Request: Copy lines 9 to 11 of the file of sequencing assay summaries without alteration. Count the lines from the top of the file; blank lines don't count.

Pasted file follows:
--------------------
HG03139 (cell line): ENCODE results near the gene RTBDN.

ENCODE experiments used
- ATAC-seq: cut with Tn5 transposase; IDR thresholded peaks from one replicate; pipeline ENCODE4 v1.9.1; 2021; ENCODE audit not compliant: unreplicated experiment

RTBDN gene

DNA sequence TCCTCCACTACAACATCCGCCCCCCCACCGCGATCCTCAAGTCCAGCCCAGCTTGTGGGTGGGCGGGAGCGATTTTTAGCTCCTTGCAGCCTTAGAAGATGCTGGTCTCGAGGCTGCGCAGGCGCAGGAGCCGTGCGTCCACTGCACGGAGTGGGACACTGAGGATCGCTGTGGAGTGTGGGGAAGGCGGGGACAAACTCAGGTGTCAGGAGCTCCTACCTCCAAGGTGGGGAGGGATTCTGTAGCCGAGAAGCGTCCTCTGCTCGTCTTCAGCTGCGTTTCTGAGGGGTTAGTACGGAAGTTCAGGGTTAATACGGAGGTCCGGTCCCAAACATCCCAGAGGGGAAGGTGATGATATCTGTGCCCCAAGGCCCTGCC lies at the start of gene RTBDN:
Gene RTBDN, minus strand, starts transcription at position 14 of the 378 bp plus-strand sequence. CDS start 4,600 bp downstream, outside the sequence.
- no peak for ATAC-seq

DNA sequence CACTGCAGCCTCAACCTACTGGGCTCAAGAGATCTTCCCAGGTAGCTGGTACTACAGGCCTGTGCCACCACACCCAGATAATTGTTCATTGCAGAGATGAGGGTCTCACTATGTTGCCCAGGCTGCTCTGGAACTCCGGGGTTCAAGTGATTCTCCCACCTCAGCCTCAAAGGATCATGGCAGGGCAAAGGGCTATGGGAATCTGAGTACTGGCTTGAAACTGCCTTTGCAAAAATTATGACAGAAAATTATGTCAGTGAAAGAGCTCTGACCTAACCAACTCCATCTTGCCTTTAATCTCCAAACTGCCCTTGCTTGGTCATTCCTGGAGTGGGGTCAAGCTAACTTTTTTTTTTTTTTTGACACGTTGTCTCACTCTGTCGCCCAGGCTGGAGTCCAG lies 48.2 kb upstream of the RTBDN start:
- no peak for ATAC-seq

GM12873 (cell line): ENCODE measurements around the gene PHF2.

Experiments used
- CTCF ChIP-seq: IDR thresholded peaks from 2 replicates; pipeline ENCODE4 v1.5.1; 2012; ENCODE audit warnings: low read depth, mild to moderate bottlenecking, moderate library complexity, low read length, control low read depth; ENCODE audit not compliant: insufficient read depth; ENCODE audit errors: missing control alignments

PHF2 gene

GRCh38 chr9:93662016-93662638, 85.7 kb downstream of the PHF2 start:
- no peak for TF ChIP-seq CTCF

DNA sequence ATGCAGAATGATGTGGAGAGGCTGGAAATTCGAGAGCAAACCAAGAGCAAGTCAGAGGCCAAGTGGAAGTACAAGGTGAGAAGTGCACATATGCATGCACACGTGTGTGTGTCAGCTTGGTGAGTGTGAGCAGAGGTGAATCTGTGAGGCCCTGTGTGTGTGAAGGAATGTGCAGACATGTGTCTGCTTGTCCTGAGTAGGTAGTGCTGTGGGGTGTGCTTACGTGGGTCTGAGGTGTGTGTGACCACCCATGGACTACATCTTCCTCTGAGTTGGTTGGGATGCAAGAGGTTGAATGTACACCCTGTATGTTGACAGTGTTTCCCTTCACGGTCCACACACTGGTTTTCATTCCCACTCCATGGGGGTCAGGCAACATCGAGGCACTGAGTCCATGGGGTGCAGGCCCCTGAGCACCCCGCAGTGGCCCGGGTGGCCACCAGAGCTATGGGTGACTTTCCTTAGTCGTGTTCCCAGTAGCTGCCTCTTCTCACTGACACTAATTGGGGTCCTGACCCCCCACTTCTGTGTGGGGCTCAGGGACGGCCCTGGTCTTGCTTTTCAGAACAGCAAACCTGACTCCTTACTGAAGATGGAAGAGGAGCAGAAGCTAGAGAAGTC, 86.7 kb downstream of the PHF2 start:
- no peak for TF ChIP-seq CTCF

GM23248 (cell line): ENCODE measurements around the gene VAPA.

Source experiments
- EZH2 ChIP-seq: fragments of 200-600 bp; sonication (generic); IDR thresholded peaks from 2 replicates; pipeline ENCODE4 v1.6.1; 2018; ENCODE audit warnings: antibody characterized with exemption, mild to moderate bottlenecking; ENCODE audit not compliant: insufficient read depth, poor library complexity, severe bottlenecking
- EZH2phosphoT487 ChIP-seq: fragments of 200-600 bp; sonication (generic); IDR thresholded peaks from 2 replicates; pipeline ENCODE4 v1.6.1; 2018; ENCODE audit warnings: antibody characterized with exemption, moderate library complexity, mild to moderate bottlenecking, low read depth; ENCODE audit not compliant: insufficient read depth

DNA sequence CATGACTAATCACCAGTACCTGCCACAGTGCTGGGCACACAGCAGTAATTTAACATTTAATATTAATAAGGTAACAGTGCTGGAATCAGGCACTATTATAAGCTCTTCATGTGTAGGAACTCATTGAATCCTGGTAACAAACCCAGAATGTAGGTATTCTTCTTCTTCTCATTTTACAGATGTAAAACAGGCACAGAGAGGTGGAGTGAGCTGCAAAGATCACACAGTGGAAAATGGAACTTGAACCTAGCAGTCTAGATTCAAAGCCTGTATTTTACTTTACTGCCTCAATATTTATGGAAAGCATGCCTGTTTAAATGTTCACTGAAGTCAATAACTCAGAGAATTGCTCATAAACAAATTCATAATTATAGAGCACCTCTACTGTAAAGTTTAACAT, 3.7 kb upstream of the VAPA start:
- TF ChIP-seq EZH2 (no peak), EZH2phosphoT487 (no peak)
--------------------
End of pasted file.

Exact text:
- no peak for ATAC-seq

GM12873 (cell line): ENCODE measurements around the gene PHF2.

Experiments used